House Fire-Attempted Murder Public Interest Investigation (MPCC‑2016‑027) – Homepage
Ottawa (October 30, 2023) – The Military Police Complaints Commission has launched a Public Interest Investigation into a complaint about the handling of a military police investigation into the fire of a residence on Canadian Forces Base Edmonton in 2015.
There were concerns the fire at the residence of the complainant’s former spouse and their three young children had been deliberately set. The cause of the fire was investigated by the Military Police.
A possible suicide letter from the complainant’s former spouse was subsequently discovered and investigated by the Military Police. The letter was written to a close friend of the complainant’s ex-spouse a few days before the fire. It included $10,000 in cash and a message that, by the time the friend received the letter, the author would be either dead or in jail. It was signed with the first name of the complainant’s ex-spouse.
The MP investigations concluded that the letter in question was ambiguous in terms of its meaning, origins, and connection with the fire; and it could not be determined that the fire was deliberately set. At the time, no charges were laid in connection with the incident.
The complaint alleges that the 2015-16 investigation conducted by the Canadian Forces National Investigation Service Western Region into the fire was “not handled with professionalism or due diligence.”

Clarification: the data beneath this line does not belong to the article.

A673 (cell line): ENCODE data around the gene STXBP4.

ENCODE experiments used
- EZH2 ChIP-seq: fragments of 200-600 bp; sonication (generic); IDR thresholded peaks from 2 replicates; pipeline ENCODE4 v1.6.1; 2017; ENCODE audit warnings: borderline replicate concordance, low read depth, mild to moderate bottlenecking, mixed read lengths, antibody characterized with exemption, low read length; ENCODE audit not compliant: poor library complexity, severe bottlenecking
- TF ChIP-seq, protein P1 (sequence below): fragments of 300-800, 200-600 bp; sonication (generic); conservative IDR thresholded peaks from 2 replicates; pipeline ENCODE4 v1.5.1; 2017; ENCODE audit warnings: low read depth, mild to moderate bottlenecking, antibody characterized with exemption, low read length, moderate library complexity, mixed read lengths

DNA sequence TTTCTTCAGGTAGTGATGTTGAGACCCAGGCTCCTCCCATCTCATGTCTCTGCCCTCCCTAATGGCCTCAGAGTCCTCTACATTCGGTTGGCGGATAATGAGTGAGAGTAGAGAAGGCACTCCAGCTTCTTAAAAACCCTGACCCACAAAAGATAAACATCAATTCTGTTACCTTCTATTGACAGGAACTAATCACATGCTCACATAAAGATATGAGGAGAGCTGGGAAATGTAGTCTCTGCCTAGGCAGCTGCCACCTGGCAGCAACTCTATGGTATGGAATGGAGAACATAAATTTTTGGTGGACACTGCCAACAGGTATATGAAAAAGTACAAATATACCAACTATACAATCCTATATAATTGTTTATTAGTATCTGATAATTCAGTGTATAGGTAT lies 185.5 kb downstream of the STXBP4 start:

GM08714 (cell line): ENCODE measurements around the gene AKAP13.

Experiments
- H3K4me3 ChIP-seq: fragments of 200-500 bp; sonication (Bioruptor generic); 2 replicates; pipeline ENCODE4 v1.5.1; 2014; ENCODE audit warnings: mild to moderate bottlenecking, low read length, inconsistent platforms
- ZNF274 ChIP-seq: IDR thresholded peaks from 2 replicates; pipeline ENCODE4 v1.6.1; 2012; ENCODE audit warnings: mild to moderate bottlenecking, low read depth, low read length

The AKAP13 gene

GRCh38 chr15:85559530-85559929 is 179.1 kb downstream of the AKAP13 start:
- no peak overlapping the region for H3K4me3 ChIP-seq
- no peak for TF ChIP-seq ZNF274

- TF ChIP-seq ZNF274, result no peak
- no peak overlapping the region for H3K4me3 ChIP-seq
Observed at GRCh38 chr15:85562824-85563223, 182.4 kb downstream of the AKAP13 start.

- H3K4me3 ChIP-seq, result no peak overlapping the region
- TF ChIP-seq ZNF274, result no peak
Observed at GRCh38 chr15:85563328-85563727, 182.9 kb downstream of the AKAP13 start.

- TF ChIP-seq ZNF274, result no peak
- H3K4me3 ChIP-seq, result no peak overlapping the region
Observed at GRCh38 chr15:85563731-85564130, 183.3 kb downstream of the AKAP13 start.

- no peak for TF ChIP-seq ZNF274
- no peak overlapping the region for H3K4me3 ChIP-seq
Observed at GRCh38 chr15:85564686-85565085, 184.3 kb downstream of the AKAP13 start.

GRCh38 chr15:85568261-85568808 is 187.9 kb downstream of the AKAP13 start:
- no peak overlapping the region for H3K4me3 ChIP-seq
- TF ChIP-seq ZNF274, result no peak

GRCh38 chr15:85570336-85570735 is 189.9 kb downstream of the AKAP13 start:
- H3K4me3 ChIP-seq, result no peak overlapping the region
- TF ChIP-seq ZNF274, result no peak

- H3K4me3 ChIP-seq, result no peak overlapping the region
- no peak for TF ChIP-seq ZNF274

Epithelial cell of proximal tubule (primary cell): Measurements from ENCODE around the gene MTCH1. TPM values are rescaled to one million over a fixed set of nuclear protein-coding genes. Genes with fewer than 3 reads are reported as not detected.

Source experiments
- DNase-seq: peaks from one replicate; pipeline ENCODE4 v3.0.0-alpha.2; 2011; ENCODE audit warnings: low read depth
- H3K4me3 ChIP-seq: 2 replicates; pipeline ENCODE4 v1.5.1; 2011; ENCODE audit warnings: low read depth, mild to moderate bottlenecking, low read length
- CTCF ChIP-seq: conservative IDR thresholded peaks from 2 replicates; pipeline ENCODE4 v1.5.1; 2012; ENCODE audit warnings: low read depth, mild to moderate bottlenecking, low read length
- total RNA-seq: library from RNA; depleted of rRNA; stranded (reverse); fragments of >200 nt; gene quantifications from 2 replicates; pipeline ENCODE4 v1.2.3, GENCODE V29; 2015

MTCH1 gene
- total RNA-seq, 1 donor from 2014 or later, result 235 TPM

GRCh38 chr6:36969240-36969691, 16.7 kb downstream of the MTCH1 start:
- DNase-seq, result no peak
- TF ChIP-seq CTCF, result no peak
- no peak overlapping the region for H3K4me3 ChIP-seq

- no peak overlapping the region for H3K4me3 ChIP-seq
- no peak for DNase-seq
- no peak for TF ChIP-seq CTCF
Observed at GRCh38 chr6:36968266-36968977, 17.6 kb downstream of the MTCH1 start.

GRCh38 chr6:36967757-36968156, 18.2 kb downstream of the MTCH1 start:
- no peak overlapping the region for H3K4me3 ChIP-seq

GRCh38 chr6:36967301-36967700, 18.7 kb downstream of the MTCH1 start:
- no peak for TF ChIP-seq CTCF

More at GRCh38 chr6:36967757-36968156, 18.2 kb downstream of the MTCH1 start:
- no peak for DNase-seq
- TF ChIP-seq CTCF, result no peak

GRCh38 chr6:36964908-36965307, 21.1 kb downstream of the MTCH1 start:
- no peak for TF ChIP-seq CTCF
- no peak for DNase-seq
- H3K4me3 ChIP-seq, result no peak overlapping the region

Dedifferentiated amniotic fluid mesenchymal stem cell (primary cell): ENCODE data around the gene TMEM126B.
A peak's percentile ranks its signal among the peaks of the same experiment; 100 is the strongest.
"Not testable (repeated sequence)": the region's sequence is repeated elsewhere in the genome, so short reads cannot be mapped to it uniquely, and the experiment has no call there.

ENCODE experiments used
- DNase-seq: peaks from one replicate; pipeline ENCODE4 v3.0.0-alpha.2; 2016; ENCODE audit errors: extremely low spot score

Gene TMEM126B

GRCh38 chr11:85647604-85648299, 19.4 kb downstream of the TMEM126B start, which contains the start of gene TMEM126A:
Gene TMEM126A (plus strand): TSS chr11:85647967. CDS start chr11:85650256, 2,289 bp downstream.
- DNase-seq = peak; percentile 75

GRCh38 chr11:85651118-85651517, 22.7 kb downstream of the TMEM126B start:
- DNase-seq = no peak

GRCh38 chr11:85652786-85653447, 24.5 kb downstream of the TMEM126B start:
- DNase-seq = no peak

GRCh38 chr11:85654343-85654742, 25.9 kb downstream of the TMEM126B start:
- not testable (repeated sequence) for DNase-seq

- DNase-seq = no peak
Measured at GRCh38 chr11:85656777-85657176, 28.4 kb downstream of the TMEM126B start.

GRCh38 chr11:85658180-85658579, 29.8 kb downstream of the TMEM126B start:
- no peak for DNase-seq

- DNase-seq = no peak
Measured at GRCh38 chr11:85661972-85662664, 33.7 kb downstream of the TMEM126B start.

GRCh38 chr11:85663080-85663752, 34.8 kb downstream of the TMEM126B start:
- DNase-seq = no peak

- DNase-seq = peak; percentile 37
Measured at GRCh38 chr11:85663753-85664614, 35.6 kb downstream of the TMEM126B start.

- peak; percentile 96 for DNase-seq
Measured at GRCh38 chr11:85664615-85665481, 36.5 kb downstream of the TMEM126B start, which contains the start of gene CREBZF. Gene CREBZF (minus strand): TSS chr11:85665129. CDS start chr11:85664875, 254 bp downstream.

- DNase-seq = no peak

The complaint was found to be unsubstantiated following an initial review by the Canadian Forces Provost Marshal’s Office of Professional Standards. The complainant requested a review by the Military Police Complaints Commission in 2018. After reviewing the file, the Military Police Complaints Commission’s Chairperson requested that the investigation be reopened by an outside police service.
Following a re-investigation into the case led by a seconded RCMP Inspector, the complainant’s former spouse was charged with arson and several counts of attempted murder. At a trial in the Alberta Court of King’s Bench which concluded in February 2023, she was convicted on all charges.
The Military Police Complaints Commission suspended its investigation into the complaint during the re-investigation and while the matter was before the Court.
“The allegations in this complaint are serious,” said Military Police Complaints Commission Chairperson Tammy Tremblay. “If substantiated, they will amount to a failure to investigate a most serious criminal act, and one which had implications for the safety and the lives of young children.”
“The seriousness of this case is aggravated by the alleged failure of the Military Police Office of Professional Standards to notice any deficiencies when they reviewed the original Canadian Forces National Investigation Service Western Region investigations,” she said.
Further details on the complaints are available in the Decision to Conduct a Public Interest Investigation.
Updates on the progress of the investigation will be posted in the "Timeline".
For information, please contact:Michael Tansey
Military Police Complaints Commission of Canada
|September 28, 2023||Decision to Conduct a Public Interest Investigation|
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